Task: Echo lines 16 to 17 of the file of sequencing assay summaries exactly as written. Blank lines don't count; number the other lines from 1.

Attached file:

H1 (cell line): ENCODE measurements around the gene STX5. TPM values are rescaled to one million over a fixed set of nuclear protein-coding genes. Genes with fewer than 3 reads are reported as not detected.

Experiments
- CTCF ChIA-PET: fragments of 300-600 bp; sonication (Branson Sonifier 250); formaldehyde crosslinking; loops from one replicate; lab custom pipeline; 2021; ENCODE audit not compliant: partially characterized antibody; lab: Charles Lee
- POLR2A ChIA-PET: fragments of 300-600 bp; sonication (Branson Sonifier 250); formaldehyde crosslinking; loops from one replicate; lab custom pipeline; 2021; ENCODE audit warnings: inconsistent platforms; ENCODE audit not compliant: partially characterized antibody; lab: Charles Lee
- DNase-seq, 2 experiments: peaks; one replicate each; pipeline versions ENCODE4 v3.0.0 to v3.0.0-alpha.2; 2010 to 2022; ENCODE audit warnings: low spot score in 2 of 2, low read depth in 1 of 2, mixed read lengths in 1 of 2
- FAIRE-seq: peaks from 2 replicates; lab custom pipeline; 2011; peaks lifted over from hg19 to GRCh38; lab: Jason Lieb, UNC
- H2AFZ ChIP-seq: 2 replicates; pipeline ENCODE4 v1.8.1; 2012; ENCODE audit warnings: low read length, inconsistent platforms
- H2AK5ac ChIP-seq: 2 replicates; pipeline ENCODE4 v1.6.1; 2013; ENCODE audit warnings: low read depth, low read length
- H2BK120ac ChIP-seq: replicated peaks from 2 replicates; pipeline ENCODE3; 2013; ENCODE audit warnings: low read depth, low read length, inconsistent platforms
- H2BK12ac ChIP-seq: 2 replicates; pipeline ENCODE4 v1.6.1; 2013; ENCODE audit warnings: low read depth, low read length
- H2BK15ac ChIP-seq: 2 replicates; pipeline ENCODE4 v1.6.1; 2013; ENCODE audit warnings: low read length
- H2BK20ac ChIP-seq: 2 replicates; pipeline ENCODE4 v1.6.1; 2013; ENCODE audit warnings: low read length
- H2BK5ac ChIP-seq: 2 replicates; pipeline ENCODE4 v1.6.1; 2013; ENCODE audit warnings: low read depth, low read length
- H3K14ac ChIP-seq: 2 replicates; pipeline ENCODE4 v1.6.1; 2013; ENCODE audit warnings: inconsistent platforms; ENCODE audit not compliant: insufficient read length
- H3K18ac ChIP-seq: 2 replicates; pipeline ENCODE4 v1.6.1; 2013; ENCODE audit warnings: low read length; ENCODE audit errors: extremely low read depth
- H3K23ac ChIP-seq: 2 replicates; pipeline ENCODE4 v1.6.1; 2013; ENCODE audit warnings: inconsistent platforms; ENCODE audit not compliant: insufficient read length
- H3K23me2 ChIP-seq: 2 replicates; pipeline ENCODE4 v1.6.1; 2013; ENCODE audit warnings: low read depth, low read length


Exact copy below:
- H3K23ac ChIP-seq: 2 replicates; pipeline ENCODE4 v1.6.1; 2013; ENCODE audit warnings: inconsistent platforms; ENCODE audit not compliant: insufficient read length
- H3K23me2 ChIP-seq: 2 replicates; pipeline ENCODE4 v1.6.1; 2013; ENCODE audit warnings: low read depth, low read length